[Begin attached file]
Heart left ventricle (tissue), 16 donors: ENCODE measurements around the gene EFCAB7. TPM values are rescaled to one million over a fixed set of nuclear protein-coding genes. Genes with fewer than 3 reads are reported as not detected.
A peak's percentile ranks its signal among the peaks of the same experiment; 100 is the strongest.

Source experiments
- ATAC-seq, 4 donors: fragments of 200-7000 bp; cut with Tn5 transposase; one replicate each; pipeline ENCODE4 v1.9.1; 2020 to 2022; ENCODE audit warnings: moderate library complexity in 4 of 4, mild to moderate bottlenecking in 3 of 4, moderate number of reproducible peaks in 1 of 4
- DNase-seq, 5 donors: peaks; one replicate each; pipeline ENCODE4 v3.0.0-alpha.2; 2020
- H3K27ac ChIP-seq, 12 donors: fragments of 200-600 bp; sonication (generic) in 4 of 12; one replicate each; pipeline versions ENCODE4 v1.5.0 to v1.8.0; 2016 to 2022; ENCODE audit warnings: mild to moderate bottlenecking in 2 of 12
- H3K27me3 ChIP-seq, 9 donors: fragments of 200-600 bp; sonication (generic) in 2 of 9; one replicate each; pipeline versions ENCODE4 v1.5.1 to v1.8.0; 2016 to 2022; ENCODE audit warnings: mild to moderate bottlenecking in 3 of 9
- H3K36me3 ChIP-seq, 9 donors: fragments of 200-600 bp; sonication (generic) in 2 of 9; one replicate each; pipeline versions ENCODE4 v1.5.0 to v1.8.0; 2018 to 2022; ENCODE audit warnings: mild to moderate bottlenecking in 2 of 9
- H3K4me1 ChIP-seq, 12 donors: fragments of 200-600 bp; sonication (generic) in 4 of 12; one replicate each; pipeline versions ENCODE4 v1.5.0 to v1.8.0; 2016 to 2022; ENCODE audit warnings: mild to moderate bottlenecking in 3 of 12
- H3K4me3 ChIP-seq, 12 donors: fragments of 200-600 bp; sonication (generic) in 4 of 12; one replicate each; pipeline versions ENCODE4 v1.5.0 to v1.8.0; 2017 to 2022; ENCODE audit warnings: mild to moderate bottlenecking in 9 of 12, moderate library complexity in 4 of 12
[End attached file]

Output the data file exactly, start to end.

Heart left ventricle (tissue), 16 donors: ENCODE measurements around the gene EFCAB7. TPM values are rescaled to one million over a fixed set of nuclear protein-coding genes. Genes with fewer than 3 reads are reported as not detected.
A peak's percentile ranks its signal among the peaks of the same experiment; 100 is the strongest.

Source experiments
- ATAC-seq, 4 donors: fragments of 200-7000 bp; cut with Tn5 transposase; one replicate each; pipeline ENCODE4 v1.9.1; 2020 to 2022; ENCODE audit warnings: moderate library complexity in 4 of 4, mild to moderate bottlenecking in 3 of 4, moderate number of reproducible peaks in 1 of 4
- DNase-seq, 5 donors: peaks; one replicate each; pipeline ENCODE4 v3.0.0-alpha.2; 2020
- H3K27ac ChIP-seq, 12 donors: fragments of 200-600 bp; sonication (generic) in 4 of 12; one replicate each; pipeline versions ENCODE4 v1.5.0 to v1.8.0; 2016 to 2022; ENCODE audit warnings: mild to moderate bottlenecking in 2 of 12
- H3K27me3 ChIP-seq, 9 donors: fragments of 200-600 bp; sonication (generic) in 2 of 9; one replicate each; pipeline versions ENCODE4 v1.5.1 to v1.8.0; 2016 to 2022; ENCODE audit warnings: mild to moderate bottlenecking in 3 of 9
- H3K36me3 ChIP-seq, 9 donors: fragments of 200-600 bp; sonication (generic) in 2 of 9; one replicate each; pipeline versions ENCODE4 v1.5.0 to v1.8.0; 2018 to 2022; ENCODE audit warnings: mild to moderate bottlenecking in 2 of 9
- H3K4me1 ChIP-seq, 12 donors: fragments of 200-600 bp; sonication (generic) in 4 of 12; one replicate each; pipeline versions ENCODE4 v1.5.0 to v1.8.0; 2016 to 2022; ENCODE audit warnings: mild to moderate bottlenecking in 3 of 12
- H3K4me3 ChIP-seq, 12 donors: fragments of 200-600 bp; sonication (generic) in 4 of 12; one replicate each; pipeline versions ENCODE4 v1.5.0 to v1.8.0; 2017 to 2022; ENCODE audit warnings: mild to moderate bottlenecking in 9 of 12, moderate library complexity in 4 of 12